Write Around the Murray online in 2020 | AlburyCity
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Write Around the Murray online in 2020

Thursday 25 June 2020
The region’s leading literary festival, Write Around the Murray (WAM), will this year reach audiences via cyberspace – but organisers are promising the usual packed program of fantastic story-telling, engaging discussion points and enthralling conversations, all delivered in the digital world.

The change has been prompted by uncertainty over the COVID-19 situation, with organisers keen to lock the festival into a format that can be delivered in any scenario.

Festival Director Ann-maree Ellis, said participants could look forward to WAM’s usual high-quality offerings with author talks, writing competitions and schools programs just some of the highlights.

'WAM delivered digitally is a bit of an experiment but that makes it even more exciting, and the program is looking amazing,' she said.

'We’re taking a flexible, can-do approach to this year’s festival and while we’re still hopeful of delivering some live events, they’ll also be livestreamed if need be.'

The festival will officially run from 9 September to 13 September but literary fans can get an early taste of the action on Sunday 28 June, when author Nick Gadd will deliver a presentation on 'psychogeography' – a discussion on how everyday items in our neighbourhoods can provide the inspiration for amazing stories.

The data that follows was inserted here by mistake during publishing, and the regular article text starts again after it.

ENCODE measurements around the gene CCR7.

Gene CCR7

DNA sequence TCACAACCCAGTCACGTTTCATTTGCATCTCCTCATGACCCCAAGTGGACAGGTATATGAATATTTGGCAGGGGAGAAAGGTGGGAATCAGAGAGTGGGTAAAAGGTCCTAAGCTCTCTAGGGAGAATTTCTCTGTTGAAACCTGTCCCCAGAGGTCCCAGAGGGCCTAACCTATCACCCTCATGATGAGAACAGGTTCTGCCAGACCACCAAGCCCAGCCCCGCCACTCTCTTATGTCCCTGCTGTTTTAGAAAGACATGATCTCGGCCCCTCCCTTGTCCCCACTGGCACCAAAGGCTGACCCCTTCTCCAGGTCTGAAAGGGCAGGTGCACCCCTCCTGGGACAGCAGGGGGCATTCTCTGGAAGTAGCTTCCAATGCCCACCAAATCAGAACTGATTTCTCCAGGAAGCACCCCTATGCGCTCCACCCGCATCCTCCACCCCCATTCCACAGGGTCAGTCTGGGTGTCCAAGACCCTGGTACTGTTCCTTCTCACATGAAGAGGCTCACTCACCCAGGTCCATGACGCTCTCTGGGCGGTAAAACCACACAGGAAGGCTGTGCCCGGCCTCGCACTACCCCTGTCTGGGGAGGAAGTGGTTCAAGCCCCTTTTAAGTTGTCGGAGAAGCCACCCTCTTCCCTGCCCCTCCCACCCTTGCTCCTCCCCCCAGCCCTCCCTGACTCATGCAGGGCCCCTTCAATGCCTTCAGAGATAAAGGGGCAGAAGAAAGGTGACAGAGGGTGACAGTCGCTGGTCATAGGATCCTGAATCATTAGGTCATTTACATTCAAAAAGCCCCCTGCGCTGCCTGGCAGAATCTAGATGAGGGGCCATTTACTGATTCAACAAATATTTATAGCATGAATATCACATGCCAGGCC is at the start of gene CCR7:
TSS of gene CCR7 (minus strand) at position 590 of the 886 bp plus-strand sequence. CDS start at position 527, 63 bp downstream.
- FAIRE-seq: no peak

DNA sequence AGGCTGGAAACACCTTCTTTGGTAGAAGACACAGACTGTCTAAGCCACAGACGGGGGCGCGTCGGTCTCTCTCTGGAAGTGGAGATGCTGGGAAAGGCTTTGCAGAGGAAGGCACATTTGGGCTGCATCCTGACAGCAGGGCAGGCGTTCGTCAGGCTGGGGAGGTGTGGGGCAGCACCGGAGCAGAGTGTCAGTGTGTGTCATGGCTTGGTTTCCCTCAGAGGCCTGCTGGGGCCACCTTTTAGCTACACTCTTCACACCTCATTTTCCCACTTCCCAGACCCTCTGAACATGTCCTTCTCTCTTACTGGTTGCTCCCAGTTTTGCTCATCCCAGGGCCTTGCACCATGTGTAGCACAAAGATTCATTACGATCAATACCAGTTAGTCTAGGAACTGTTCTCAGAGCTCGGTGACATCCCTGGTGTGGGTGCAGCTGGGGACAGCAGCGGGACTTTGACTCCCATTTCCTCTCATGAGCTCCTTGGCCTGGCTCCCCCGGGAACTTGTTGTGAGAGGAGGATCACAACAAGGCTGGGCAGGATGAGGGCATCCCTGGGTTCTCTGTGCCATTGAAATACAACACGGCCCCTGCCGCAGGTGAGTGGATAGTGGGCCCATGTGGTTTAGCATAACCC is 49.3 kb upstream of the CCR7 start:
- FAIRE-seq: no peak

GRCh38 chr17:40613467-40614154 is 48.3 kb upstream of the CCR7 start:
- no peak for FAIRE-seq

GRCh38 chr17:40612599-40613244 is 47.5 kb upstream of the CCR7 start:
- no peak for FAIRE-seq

Nick is the author of Death of a Typographer, a crime novel about ‘fonts’ which he’ll discuss as part of WAM in September. In addition to the online ‘psychogeography’ talk he’ll also present a writing workshop on 12 July.

The annual AlburyCity Short Story Award returns to WAM in 2020, with entries now open for 3000-word stories on any theme. First prize is $1,000 cash and the competition is open to entrants Australia-wide.

Students from grades 3 to 12 will also get a chance to flex their writing muscles through The River of Stories, which offers great prizes for poetry and tales, while a special schools program will ensure hundreds of students will get to digitally-meet popular authors James Phelan, Nova Wheetman, and George Ivanoff.

'We’re keenly aware of the planning challenges faced by teachers so we hope the video talks and tutorials produced by our authors will provide a window into the festival for teachers and students,' Ms Ellis said.

'One of the advantages of this approach is that the materials can be downloaded by teachers and used in the classroom any time from July to December.'

The complete author line-up and program will be announced next month while podcasts featuring author conversations at previous WAM festivals are available online.

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